A recent study identifies promising new breeding sites on the Otago Peninsula and the Catlins coast for New Zealand sea lions. Researchers have prioritised the identification and protection of potential breeding habitats for recolonisation along the South Island coast.
The subantarctic islands are home to the only three breeding colonies of the New Zealand sea lion (Phocarctos hookeri, formerly known as Hooker’s sea lion). There has been evidence since 1993 for recolonisation of mainland New Zealand, although the coastline of which the sea lions have returned provides unevenly distributed potential habitats for this threatened endemic species due to coastal urbanisation and development.
Researchers from the University of Otago and Department of Conservation recognised that recolonisation was occurring in selective parts of the South Island mainland. They questioned what made some locations more preferable than others and set out to investigate.
Author, Dr Tony Moore describes how environmental and anthropogenic factors known to affect the presence of sea lions could be used to identify areas suitable for breeding. A geographic information system (GIS) analysis involving multiple criteria was implemented to pinpoint suitable habitats along a 1600km length of the South Island coast.
“Based on environmental and anthropogenic geographic knowledge… we wanted to identify, through spatial analysis and GIS, whether the current breeding locations were identified and more importantly, whether new locations with similar properties were identified.”
The research team has identified promising new breeding sites on the Otago Peninsula and the Catlins Coast. Some of the sites detected by the analysis are areas currently favoured by recolonising sea lions, while other sites provide new locations for sea lions to breed. The findings are published in Ocean & Coastal Management.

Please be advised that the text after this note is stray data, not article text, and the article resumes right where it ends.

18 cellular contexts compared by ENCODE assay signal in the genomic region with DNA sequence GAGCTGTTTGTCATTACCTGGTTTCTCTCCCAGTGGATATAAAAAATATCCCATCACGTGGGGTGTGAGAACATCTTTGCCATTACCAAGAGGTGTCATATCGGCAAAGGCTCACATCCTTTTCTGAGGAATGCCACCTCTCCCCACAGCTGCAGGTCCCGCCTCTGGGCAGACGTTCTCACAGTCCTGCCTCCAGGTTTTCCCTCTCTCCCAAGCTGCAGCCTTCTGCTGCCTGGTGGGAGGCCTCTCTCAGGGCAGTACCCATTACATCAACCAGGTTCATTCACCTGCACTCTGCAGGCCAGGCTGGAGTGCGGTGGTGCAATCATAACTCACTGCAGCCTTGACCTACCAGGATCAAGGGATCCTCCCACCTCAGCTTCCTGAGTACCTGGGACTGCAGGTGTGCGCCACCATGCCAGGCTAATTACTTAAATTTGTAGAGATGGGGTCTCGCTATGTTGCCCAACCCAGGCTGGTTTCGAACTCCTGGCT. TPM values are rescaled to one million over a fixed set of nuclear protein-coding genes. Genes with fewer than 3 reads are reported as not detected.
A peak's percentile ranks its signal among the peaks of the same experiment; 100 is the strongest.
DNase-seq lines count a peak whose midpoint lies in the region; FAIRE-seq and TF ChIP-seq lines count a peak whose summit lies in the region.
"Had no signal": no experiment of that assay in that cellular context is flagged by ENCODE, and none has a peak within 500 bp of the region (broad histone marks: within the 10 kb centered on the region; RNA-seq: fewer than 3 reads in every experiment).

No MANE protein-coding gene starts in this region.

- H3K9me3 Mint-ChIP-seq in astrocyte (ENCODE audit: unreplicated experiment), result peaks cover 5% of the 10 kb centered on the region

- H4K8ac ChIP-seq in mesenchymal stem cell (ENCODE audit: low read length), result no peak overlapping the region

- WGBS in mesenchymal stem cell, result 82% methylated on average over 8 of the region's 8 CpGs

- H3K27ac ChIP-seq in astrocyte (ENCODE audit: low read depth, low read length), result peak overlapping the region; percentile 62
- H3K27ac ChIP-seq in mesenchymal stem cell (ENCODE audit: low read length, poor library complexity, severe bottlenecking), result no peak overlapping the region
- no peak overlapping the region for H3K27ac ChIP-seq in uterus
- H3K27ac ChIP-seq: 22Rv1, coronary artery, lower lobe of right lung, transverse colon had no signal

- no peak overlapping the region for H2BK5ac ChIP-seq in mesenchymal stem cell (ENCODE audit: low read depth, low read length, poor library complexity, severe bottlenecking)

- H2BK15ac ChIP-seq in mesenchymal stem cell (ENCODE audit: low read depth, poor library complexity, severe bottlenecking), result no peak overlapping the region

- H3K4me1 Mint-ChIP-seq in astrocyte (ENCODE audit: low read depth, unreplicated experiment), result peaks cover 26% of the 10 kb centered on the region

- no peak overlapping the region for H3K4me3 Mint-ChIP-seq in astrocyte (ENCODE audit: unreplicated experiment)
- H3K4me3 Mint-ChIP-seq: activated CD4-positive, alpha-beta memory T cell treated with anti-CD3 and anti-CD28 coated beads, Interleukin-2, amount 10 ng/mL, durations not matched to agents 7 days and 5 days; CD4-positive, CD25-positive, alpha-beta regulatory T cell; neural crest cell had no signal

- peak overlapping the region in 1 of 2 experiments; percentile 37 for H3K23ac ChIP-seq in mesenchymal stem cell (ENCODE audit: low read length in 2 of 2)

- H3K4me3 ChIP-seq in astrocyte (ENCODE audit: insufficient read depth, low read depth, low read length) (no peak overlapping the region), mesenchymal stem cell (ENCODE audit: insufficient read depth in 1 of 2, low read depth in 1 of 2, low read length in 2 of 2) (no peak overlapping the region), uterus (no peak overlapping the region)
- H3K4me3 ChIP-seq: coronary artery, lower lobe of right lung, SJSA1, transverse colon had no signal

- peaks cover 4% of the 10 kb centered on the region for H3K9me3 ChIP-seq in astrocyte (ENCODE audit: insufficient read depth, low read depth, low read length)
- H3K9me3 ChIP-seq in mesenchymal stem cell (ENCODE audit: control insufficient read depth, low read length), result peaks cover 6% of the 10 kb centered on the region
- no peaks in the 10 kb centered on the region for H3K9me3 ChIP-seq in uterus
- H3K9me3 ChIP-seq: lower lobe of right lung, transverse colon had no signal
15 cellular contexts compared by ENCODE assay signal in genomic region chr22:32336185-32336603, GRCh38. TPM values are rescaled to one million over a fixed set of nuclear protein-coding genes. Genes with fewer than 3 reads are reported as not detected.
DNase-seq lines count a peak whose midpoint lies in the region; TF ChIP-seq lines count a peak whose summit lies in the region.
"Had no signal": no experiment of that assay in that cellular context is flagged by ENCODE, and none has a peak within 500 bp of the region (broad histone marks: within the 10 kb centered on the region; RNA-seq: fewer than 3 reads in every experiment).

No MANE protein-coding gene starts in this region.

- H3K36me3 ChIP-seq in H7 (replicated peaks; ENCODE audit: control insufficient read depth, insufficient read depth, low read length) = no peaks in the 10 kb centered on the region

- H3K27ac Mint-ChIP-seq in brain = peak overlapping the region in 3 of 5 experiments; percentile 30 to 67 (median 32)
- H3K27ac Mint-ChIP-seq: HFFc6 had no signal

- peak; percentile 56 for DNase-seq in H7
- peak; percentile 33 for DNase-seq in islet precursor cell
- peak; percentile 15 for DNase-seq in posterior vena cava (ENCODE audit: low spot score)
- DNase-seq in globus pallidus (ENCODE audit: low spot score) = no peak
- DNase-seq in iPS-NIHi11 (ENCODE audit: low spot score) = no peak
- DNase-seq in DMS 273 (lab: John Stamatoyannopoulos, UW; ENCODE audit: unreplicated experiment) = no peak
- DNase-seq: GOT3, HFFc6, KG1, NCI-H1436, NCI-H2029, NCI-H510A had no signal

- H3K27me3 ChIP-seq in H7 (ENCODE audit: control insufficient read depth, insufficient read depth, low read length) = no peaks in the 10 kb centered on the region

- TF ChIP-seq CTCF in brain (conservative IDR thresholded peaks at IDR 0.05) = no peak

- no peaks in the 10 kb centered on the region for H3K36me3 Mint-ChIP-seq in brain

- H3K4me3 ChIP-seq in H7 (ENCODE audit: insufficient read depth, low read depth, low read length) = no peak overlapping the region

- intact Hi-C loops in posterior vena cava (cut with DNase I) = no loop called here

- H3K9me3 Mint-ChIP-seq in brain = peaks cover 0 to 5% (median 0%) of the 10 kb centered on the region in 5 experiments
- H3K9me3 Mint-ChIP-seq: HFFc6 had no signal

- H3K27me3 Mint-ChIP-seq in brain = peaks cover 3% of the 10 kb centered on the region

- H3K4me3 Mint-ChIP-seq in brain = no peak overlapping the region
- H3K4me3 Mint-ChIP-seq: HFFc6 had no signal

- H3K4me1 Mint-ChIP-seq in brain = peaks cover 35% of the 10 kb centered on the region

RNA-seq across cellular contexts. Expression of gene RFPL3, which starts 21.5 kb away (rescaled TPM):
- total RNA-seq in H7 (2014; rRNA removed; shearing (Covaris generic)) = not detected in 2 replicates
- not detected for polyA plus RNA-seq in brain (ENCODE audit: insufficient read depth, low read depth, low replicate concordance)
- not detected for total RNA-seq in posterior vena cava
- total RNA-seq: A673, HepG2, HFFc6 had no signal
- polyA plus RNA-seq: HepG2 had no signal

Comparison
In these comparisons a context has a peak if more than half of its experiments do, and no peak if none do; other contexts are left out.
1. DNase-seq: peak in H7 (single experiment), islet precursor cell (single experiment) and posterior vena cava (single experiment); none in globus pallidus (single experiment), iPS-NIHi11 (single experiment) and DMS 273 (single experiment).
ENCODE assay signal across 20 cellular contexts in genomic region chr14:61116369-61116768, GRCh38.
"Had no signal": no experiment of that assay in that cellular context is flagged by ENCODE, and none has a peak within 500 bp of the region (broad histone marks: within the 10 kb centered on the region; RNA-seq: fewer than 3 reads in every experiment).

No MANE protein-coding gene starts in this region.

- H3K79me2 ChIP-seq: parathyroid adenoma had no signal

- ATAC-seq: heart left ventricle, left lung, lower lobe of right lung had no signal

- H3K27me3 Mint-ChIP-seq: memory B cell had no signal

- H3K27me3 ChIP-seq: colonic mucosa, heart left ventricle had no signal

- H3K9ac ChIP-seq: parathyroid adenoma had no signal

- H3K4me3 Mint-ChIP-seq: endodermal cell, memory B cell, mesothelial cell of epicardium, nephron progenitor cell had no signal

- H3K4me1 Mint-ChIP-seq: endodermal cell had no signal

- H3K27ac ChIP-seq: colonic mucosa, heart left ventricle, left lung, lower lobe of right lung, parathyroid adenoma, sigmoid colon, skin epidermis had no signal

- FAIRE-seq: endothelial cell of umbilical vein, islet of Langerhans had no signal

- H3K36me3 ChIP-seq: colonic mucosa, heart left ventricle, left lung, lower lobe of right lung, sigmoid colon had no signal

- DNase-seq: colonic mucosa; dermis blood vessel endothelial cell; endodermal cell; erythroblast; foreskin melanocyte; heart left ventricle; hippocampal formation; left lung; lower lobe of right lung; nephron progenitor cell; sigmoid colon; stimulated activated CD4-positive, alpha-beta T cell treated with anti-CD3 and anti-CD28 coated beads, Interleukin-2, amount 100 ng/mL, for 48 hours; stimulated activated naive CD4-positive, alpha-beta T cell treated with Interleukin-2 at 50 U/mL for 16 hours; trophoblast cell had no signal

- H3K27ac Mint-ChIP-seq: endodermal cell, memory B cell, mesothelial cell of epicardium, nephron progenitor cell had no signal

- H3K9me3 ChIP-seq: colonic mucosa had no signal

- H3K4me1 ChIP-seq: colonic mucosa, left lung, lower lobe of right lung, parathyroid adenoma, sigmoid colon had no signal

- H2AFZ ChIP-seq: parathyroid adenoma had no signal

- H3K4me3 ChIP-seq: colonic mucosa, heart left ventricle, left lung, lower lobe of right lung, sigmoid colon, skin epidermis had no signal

Dr Moore emphasises the importance of maintaining the optimal environmental setting that favours sea lion breeding such as the proximity to the beach, coastal forest and estuarine habitat. Strategies to mitigate the anthropogenic effect on breeding areas include controlling visitor access and limiting urban and transport development.
“Coastal areas have long been targets for urbanisation and transport; today most major New Zealand urban settlements and many roads (including highways) are located close to the shoreline. This anthropogenic modification of the coast means that the potential mainland breeding habitats that sea lions are returning to is extremely reduced in area and unequally distributed.”
Although the authors were faced with limited data availability in this study, they recognise the importance of overcoming this problem for the determination of potential habitats for sea lions in a New Zealand-wide analysis. In doing so, the few remaining breeding sites for New Zealand sea lions could be protected and restored.
“The New Zealand sea lion is a threatened species and the facilitation of mainland breeding colonies is a significant step to its long term survival. If this was not to happen, then their distribution would be limited to only three breeding colonies in the subantarctic islands, making them far more endangered.”
The authors note that this new method of habitat identification could be applied to other recolonising species, encouraging better management of their most suitable habitats.
Featured image: One of the breeding colonies on the Auckland Islands, which illustrates what the authors would would like to happen on the mainland. Amélie Augé.
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